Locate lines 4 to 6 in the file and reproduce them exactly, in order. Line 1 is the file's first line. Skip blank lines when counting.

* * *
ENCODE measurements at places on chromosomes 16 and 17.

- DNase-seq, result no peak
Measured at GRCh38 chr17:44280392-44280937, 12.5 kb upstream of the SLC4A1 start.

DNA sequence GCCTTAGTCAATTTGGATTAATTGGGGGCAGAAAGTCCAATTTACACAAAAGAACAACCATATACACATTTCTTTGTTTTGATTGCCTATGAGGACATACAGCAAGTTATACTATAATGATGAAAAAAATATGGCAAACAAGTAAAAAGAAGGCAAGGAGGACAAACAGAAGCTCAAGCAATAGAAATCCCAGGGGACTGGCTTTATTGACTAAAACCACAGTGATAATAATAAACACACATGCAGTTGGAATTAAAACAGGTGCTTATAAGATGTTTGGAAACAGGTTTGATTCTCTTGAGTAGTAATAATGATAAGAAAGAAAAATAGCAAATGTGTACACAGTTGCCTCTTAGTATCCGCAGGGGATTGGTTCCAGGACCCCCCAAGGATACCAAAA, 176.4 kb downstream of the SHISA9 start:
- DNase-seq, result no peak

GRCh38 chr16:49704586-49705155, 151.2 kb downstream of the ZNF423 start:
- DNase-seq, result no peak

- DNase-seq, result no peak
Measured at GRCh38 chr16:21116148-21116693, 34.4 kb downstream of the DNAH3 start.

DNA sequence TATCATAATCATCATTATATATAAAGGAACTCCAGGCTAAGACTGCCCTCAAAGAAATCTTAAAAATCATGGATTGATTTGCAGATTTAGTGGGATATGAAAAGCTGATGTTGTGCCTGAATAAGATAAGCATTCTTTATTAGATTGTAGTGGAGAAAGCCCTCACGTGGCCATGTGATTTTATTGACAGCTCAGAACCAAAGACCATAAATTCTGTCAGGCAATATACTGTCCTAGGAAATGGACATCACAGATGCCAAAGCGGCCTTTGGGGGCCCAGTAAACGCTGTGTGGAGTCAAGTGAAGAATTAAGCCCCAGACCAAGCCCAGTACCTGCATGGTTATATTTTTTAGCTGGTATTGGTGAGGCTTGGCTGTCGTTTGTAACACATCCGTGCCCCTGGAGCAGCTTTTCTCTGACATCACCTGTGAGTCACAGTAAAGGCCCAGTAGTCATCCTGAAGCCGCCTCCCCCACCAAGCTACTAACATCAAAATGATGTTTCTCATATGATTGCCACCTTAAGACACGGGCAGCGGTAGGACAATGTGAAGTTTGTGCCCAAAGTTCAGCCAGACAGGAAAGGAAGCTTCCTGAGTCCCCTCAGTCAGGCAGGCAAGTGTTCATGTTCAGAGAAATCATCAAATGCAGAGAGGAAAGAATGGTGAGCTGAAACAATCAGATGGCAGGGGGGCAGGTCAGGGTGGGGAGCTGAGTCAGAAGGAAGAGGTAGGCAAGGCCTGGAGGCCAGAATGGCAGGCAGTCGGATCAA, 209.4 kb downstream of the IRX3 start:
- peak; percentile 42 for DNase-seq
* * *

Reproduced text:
DNA sequence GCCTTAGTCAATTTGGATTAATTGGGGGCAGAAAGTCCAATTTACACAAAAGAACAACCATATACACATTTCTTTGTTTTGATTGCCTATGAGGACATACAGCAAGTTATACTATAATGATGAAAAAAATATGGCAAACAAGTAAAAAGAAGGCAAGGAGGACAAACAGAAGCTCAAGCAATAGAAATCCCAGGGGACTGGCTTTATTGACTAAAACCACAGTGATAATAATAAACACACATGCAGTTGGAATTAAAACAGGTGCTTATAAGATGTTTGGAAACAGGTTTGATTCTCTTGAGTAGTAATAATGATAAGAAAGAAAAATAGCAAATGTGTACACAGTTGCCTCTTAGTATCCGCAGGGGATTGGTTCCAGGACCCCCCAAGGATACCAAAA, 176.4 kb downstream of the SHISA9 start:
- DNase-seq, result no peak

GRCh38 chr16:49704586-49705155, 151.2 kb downstream of the ZNF423 start: